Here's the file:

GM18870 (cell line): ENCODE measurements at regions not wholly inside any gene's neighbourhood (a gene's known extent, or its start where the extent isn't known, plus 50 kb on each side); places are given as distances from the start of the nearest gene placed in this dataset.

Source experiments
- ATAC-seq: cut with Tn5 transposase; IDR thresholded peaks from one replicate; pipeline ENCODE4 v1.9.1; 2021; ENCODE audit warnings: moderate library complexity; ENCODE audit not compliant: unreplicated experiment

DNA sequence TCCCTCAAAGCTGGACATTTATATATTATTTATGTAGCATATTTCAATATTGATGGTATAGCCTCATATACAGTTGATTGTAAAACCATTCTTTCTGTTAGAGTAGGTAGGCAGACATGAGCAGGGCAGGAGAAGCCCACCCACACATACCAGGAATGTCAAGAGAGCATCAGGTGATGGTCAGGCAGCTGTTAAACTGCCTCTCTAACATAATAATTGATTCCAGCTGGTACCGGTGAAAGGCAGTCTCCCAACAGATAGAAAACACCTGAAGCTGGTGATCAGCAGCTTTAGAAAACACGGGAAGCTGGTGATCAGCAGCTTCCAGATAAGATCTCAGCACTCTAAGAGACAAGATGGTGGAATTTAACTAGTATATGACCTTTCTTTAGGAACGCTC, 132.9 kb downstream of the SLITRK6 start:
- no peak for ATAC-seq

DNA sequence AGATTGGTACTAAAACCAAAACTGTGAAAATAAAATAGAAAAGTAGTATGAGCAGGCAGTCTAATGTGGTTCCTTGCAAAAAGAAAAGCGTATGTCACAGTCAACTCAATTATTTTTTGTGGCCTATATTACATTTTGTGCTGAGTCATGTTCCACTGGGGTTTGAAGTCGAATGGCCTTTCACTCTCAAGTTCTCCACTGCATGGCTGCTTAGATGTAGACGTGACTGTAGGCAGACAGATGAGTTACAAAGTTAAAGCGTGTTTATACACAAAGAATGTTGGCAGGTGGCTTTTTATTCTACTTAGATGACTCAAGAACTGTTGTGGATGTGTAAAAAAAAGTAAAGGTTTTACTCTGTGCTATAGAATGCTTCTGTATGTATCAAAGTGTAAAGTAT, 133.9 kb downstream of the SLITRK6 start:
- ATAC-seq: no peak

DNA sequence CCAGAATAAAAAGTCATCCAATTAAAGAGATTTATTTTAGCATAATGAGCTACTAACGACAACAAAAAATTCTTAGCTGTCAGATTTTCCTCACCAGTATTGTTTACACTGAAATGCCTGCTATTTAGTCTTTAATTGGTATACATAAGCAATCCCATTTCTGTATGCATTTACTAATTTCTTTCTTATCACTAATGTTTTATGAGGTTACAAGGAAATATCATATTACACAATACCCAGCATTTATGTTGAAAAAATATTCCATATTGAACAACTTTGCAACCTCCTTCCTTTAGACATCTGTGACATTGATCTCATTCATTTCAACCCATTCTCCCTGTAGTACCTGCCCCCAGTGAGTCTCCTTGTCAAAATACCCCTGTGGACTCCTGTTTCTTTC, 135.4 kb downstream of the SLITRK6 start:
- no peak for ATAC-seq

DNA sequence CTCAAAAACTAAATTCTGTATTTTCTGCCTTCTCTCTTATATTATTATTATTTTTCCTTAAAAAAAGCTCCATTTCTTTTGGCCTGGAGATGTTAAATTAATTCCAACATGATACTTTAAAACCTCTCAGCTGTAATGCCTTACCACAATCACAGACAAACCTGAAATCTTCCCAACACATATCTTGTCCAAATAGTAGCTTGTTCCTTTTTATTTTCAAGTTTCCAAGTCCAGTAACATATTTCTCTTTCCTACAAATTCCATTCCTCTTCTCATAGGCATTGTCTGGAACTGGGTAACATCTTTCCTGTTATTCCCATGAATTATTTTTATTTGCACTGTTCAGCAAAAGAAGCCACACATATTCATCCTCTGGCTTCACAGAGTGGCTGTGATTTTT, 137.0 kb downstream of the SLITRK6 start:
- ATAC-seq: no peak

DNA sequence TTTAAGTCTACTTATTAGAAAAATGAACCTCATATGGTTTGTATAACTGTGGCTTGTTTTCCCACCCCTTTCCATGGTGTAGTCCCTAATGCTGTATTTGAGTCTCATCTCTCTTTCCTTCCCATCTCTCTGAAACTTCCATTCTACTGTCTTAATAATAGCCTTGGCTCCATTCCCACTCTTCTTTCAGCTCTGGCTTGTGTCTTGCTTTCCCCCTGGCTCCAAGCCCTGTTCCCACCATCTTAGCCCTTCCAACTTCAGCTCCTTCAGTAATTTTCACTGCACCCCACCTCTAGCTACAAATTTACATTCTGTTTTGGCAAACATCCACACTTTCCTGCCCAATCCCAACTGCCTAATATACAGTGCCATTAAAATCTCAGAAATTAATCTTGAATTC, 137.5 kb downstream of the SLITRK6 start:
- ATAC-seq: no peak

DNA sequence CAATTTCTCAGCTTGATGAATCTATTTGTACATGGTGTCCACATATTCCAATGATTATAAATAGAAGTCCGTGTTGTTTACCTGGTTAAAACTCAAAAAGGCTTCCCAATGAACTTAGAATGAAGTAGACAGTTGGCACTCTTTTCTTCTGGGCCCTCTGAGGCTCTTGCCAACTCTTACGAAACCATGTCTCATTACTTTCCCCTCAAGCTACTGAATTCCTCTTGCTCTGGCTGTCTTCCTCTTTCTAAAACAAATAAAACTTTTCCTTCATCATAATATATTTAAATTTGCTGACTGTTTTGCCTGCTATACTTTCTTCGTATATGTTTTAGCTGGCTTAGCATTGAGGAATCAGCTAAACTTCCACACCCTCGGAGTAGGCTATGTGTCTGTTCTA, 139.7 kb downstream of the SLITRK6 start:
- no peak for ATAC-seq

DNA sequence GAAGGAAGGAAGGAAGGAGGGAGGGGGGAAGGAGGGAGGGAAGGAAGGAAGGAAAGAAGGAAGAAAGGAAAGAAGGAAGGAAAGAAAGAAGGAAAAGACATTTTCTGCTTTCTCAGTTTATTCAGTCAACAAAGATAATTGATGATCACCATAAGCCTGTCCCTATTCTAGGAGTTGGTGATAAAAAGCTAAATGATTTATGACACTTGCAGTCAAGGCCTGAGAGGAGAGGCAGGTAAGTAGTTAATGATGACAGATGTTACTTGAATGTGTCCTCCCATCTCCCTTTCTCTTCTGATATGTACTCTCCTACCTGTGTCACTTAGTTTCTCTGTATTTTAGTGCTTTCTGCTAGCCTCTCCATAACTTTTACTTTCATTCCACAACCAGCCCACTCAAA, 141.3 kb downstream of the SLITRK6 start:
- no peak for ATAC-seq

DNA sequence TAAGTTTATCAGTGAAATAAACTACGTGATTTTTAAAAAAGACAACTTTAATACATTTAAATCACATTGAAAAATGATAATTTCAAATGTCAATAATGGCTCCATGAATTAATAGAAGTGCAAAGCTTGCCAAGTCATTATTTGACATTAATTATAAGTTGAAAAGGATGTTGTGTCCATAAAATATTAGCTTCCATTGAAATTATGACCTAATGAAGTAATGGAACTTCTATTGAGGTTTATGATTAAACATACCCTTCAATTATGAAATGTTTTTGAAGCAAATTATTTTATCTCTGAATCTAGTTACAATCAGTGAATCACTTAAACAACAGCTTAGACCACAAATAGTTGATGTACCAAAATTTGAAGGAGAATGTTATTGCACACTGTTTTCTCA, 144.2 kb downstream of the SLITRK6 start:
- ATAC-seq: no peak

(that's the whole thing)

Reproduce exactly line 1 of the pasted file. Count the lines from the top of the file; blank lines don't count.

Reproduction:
GM18870 (cell line): ENCODE measurements at regions not wholly inside any gene's neighbourhood (a gene's known extent, or its start where the extent isn't known, plus 50 kb on each side); places are given as distances from the start of the nearest gene placed in this dataset.